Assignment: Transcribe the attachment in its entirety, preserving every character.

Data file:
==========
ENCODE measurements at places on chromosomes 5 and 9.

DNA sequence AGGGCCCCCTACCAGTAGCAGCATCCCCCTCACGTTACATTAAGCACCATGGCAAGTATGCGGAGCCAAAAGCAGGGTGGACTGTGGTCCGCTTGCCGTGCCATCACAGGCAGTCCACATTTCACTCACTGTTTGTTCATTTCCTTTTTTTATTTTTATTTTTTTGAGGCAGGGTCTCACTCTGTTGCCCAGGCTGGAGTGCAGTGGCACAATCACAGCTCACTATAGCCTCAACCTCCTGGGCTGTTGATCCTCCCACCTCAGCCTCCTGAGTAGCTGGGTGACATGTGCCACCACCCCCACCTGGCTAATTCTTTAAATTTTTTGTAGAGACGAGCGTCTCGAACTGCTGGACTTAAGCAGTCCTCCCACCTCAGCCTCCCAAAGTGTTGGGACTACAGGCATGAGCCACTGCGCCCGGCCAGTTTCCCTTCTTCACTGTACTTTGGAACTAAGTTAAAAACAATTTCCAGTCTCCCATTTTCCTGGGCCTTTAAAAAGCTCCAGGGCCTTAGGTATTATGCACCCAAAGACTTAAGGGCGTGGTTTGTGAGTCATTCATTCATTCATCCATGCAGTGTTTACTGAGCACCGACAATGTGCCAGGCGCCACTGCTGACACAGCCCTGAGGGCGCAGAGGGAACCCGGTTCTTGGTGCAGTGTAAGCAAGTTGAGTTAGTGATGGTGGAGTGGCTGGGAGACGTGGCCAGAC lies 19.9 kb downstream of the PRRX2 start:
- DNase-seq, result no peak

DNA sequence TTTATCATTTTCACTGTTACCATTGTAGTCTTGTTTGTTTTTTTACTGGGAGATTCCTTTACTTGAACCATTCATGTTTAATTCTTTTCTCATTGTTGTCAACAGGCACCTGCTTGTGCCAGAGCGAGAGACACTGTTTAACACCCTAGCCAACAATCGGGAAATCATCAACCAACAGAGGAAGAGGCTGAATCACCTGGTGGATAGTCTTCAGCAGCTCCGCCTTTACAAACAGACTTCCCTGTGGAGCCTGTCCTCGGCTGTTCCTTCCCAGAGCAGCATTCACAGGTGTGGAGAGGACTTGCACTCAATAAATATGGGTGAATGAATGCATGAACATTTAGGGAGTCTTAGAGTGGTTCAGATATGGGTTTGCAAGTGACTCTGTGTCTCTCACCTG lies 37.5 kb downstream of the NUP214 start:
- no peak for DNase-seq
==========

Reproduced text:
ENCODE measurements at places on chromosomes 5 and 9.

DNA sequence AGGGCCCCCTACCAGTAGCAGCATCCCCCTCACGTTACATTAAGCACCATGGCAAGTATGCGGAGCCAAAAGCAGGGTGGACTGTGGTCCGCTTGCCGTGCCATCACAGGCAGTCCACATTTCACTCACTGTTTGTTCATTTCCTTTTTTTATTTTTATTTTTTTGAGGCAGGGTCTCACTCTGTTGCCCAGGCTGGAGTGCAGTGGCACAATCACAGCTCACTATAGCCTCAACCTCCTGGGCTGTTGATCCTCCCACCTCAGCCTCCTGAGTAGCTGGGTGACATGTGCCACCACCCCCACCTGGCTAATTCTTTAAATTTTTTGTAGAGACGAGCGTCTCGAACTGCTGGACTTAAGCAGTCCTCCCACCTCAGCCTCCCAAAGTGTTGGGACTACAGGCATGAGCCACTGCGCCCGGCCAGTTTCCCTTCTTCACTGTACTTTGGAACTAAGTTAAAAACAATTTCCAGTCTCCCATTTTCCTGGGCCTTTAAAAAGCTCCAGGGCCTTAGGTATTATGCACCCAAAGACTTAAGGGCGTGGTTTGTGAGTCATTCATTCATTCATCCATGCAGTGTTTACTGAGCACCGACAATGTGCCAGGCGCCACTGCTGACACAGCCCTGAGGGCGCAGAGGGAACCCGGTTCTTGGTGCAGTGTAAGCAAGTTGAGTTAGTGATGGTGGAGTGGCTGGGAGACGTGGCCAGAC lies 19.9 kb downstream of the PRRX2 start:
- DNase-seq, result no peak

DNA sequence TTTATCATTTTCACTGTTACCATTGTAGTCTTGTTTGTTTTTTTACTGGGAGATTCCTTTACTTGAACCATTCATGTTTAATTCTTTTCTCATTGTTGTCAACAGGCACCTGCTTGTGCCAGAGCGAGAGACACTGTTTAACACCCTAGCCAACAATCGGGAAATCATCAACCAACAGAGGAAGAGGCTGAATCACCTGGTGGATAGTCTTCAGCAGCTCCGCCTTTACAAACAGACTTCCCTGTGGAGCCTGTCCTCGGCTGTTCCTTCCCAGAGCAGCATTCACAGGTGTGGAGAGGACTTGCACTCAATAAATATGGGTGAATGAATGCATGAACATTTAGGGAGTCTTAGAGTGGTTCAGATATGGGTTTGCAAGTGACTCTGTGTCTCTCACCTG lies 37.5 kb downstream of the NUP214 start:
- no peak for DNase-seq